Tag: renewable energy
June’s two biggest stories are the debt ceiling deal that cleared the way for the Mountain Valley Pipeline (MVP) completion and the Virginia Air Pollution Control Board’s vote to withdraw Virginia from the Regional Greenhouse Gas Initiative (RGGI). Both stories made headlines in and outside Virginia. Both outcomes were setbacks for pipeline opponents and RGGI supporters.
Much has happened during this Earth Day Month. Let’s start with updates on some 2023 General Assembly (GA) bills signed and/or amended by the Governor.
The 2023 General Assembly session will end on February 25. A Virginia energy commentator thinks there are several bills that “could bring more clean energy to your community”, also noting that local governments are working along these lines as well.
“Virginia … [began its] official withdrawal [via the regulatory process] from [the] regional carbon market [known as RGGI, although] debates over legality of [the Youngkin administration’s and the Air Quality Control Board’s] move persist.”
The Governor “wants Virginia to be the first state to commercialize [small nuclear reactors, SMRs]”; he wants one located in Southwest Virginia. This technology hasn’t been developed on a large-scale. The Governor said recycling nuclear waste will be a priority. He also said Southwest Virginia could become an “energy epicenter” for the state, the US, and world. An Environment and Energy reporter explained what an SMR is.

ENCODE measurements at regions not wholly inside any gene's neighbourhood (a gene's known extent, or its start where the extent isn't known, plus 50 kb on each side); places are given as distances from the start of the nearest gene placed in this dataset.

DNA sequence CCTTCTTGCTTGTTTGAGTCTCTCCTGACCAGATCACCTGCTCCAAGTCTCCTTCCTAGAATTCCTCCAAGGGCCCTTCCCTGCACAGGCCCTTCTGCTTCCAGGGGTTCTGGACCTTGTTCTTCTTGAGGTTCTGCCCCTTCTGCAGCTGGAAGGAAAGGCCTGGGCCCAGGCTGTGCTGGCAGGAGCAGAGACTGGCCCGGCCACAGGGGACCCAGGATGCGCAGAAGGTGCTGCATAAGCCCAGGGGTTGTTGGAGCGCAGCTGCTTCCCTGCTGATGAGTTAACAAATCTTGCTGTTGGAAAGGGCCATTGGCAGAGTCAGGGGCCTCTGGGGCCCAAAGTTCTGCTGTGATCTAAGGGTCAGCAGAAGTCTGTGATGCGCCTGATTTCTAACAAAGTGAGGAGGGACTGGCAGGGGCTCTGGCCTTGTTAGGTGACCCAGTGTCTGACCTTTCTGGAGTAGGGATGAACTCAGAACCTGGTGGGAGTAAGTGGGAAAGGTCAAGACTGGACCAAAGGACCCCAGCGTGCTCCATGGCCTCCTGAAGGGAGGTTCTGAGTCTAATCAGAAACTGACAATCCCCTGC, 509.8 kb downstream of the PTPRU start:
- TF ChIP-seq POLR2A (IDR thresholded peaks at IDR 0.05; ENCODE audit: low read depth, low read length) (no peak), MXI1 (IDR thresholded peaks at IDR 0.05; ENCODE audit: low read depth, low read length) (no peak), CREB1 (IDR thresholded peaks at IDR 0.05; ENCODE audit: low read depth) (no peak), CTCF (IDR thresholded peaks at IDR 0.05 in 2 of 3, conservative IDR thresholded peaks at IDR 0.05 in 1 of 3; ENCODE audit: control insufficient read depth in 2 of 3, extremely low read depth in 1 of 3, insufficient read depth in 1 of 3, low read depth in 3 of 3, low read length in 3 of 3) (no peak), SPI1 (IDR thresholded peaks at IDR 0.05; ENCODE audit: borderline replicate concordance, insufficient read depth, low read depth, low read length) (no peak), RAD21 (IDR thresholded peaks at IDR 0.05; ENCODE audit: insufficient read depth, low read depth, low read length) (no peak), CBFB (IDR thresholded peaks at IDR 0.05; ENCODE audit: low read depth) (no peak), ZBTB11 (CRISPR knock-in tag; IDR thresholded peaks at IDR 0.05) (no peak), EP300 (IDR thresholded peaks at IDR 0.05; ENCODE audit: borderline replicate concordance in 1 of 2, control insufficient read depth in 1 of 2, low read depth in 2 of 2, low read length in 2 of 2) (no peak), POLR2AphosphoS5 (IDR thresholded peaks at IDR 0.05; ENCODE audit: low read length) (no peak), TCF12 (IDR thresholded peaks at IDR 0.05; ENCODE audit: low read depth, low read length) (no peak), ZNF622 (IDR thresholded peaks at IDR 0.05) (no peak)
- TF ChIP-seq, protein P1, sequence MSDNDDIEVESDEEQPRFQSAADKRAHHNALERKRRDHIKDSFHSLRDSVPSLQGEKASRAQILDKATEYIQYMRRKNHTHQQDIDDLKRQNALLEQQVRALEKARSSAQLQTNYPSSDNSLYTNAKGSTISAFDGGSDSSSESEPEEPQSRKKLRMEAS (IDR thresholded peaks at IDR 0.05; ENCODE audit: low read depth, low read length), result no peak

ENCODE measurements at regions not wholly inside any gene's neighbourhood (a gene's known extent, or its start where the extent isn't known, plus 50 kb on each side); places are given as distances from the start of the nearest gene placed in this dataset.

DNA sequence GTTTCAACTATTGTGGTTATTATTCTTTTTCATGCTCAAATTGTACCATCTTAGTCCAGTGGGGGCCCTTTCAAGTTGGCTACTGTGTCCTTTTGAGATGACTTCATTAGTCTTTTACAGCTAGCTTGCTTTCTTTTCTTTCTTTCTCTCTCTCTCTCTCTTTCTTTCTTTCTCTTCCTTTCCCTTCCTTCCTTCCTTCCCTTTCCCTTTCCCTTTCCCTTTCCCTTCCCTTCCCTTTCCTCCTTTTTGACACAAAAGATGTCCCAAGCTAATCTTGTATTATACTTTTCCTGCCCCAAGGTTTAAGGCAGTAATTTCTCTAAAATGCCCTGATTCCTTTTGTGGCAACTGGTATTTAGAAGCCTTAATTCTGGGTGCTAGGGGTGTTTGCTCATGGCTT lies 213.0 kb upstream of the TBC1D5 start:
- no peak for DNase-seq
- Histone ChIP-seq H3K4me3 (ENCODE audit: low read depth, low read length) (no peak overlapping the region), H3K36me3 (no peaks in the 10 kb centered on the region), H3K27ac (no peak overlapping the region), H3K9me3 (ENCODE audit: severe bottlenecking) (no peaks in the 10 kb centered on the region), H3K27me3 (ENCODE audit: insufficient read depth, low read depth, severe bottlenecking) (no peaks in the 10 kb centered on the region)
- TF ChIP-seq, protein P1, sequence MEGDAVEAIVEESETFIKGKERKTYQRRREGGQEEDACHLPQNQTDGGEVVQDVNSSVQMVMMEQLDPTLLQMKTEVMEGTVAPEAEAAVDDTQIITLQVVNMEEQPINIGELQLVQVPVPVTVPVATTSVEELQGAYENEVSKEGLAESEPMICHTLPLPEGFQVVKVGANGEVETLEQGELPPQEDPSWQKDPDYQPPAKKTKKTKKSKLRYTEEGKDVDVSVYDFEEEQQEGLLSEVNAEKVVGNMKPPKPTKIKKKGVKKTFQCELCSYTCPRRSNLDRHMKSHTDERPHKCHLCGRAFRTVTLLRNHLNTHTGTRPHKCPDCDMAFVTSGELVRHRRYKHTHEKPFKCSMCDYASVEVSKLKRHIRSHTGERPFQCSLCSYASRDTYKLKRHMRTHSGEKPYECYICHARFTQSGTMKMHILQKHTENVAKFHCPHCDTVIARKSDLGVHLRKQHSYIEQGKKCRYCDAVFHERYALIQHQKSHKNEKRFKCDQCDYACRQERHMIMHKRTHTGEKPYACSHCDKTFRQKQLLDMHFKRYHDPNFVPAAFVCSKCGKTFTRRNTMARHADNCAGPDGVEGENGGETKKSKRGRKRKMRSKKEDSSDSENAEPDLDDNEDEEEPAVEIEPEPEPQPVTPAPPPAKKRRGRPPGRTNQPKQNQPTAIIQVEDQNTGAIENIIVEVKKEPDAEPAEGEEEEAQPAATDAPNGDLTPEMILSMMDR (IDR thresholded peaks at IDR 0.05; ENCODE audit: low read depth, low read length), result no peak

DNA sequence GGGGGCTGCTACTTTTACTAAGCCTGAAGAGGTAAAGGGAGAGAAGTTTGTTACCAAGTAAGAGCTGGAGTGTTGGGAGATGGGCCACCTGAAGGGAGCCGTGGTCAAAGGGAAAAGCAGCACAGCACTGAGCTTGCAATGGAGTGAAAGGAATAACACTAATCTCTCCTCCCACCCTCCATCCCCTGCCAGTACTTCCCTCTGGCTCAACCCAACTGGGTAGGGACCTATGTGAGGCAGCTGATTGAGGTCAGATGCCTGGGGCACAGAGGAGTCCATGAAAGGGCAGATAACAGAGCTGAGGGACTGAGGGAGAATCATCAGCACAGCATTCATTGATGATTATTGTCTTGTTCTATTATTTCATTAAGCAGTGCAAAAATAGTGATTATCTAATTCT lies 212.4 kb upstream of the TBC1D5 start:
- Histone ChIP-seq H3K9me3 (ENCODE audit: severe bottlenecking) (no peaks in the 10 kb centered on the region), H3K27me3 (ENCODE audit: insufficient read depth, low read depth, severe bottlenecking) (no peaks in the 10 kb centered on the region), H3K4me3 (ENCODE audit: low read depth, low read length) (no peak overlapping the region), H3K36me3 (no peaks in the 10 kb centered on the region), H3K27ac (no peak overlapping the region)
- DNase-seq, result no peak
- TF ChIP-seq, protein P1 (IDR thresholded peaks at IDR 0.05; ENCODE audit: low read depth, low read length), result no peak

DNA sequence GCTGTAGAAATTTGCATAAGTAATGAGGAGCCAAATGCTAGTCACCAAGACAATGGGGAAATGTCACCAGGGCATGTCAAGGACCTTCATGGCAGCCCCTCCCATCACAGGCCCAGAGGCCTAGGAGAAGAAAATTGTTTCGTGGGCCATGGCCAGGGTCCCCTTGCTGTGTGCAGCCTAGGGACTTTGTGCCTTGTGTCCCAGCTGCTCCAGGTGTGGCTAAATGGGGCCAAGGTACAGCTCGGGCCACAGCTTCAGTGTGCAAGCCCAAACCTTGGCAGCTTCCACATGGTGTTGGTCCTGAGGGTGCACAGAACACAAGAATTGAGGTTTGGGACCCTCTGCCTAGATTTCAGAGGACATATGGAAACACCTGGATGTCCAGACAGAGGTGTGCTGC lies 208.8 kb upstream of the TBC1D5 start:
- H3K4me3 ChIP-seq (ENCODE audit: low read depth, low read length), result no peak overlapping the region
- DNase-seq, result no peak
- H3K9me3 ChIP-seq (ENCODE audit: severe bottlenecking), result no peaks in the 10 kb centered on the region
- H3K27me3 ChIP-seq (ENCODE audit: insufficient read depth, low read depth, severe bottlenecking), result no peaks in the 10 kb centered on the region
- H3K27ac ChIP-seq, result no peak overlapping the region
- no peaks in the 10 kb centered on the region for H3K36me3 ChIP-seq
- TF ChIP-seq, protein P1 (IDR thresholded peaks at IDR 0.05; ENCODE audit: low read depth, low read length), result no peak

The State Corporation Commission (SCC) recently approved Dominion’s offshore wind project, with the caveat that Dominion needs to achieve the projected capacity of 42% of the “stated 2,600 megawatts of output.” There have been a number of articles and opinions about the fact that the SCC’s approval was a foregone conclusion because of the authorizing legislation, about the costs and risks to ratepayers, about data that has remained hidden, and about the benefits the project will bring.
Washington & Lee University inked a “long-term virtual power purchase agreement” with a solar developer “to purchase enough solar energy to match 100% of the university’s annual electricity consumption.” Meanwhile, the Port of Virginia says it’s ahead of schedule on its goal to be carbon neutral by 2040, and will be meeting all its electricity needs from renewable sources by 2024.
A joint UVA-Virginia Department of Energy solar survey revealed that “the total amount of electricity generated annually by solar in Virginia went from 30 GWh in 2015 to 3,675 GWh in 2021; [and] … identified property values, economic benefits, and the impact on farmland as topics related to solar that Virginians are most interested in.” A federal investigation of solar equipment imports may slow installations. There are concerns that predatory residential solar installation companies will “sow distrust;” advocates want “more guardrails.”